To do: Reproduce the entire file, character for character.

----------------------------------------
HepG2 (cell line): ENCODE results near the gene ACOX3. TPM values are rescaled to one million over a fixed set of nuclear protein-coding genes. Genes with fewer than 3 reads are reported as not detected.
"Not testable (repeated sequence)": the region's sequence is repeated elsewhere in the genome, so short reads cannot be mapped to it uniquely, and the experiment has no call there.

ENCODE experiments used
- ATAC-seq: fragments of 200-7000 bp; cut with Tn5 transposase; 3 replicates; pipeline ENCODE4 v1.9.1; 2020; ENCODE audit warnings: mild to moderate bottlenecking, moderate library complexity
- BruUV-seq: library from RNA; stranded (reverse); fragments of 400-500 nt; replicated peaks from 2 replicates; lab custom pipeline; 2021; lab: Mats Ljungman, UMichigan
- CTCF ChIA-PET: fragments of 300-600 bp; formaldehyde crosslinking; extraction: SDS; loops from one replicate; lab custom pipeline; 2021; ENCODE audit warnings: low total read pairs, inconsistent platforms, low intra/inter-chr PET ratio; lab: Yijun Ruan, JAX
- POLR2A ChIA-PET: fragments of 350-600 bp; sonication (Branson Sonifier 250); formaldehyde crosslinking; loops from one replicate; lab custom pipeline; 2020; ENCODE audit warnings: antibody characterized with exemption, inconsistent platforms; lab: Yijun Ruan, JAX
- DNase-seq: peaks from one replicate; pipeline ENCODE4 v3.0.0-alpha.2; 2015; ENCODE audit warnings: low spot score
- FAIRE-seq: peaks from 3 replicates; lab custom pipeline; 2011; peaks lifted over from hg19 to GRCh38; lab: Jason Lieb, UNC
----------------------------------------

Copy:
HepG2 (cell line): ENCODE results near the gene ACOX3. TPM values are rescaled to one million over a fixed set of nuclear protein-coding genes. Genes with fewer than 3 reads are reported as not detected.
"Not testable (repeated sequence)": the region's sequence is repeated elsewhere in the genome, so short reads cannot be mapped to it uniquely, and the experiment has no call there.

ENCODE experiments used
- ATAC-seq: fragments of 200-7000 bp; cut with Tn5 transposase; 3 replicates; pipeline ENCODE4 v1.9.1; 2020; ENCODE audit warnings: mild to moderate bottlenecking, moderate library complexity
- BruUV-seq: library from RNA; stranded (reverse); fragments of 400-500 nt; replicated peaks from 2 replicates; lab custom pipeline; 2021; lab: Mats Ljungman, UMichigan
- CTCF ChIA-PET: fragments of 300-600 bp; formaldehyde crosslinking; extraction: SDS; loops from one replicate; lab custom pipeline; 2021; ENCODE audit warnings: low total read pairs, inconsistent platforms, low intra/inter-chr PET ratio; lab: Yijun Ruan, JAX
- POLR2A ChIA-PET: fragments of 350-600 bp; sonication (Branson Sonifier 250); formaldehyde crosslinking; loops from one replicate; lab custom pipeline; 2020; ENCODE audit warnings: antibody characterized with exemption, inconsistent platforms; lab: Yijun Ruan, JAX
- DNase-seq: peaks from one replicate; pipeline ENCODE4 v3.0.0-alpha.2; 2015; ENCODE audit warnings: low spot score
- FAIRE-seq: peaks from 3 replicates; lab custom pipeline; 2011; peaks lifted over from hg19 to GRCh38; lab: Jason Lieb, UNC